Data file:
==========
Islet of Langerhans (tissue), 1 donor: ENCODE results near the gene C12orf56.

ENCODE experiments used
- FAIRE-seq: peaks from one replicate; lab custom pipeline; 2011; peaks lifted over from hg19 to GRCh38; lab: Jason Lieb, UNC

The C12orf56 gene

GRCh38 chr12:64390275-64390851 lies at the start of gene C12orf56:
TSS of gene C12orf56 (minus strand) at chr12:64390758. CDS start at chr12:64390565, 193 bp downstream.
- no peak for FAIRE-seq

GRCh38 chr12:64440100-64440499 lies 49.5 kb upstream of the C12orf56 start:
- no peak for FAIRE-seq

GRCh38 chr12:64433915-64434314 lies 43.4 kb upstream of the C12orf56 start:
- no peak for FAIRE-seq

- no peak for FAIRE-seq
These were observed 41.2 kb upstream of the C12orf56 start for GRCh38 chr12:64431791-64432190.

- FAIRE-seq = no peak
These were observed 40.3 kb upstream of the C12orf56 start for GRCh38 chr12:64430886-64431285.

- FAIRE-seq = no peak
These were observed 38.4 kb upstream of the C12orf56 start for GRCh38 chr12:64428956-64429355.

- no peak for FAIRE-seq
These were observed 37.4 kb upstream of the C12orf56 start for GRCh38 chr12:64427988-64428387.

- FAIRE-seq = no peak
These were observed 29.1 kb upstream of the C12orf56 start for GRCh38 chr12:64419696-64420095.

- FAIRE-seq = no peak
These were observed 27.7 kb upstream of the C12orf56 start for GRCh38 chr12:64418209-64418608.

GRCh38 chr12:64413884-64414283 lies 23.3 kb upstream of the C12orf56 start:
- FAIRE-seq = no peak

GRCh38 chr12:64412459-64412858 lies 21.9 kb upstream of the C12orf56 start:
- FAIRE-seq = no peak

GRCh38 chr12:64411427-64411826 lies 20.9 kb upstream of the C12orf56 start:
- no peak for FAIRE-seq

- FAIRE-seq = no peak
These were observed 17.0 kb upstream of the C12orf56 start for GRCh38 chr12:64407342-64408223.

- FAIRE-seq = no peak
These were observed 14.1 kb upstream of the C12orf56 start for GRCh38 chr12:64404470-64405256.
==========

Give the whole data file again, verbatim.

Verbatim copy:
Islet of Langerhans (tissue), 1 donor: ENCODE results near the gene C12orf56.

ENCODE experiments used
- FAIRE-seq: peaks from one replicate; lab custom pipeline; 2011; peaks lifted over from hg19 to GRCh38; lab: Jason Lieb, UNC

The C12orf56 gene

GRCh38 chr12:64390275-64390851 lies at the start of gene C12orf56:
TSS of gene C12orf56 (minus strand) at chr12:64390758. CDS start at chr12:64390565, 193 bp downstream.
- no peak for FAIRE-seq

GRCh38 chr12:64440100-64440499 lies 49.5 kb upstream of the C12orf56 start:
- no peak for FAIRE-seq

GRCh38 chr12:64433915-64434314 lies 43.4 kb upstream of the C12orf56 start:
- no peak for FAIRE-seq

- no peak for FAIRE-seq
These were observed 41.2 kb upstream of the C12orf56 start for GRCh38 chr12:64431791-64432190.

- FAIRE-seq = no peak
These were observed 40.3 kb upstream of the C12orf56 start for GRCh38 chr12:64430886-64431285.

- FAIRE-seq = no peak
These were observed 38.4 kb upstream of the C12orf56 start for GRCh38 chr12:64428956-64429355.

- no peak for FAIRE-seq
These were observed 37.4 kb upstream of the C12orf56 start for GRCh38 chr12:64427988-64428387.

- FAIRE-seq = no peak
These were observed 29.1 kb upstream of the C12orf56 start for GRCh38 chr12:64419696-64420095.

- FAIRE-seq = no peak
These were observed 27.7 kb upstream of the C12orf56 start for GRCh38 chr12:64418209-64418608.

GRCh38 chr12:64413884-64414283 lies 23.3 kb upstream of the C12orf56 start:
- FAIRE-seq = no peak

GRCh38 chr12:64412459-64412858 lies 21.9 kb upstream of the C12orf56 start:
- FAIRE-seq = no peak

GRCh38 chr12:64411427-64411826 lies 20.9 kb upstream of the C12orf56 start:
- no peak for FAIRE-seq

- FAIRE-seq = no peak
These were observed 17.0 kb upstream of the C12orf56 start for GRCh38 chr12:64407342-64408223.

- FAIRE-seq = no peak
These were observed 14.1 kb upstream of the C12orf56 start for GRCh38 chr12:64404470-64405256.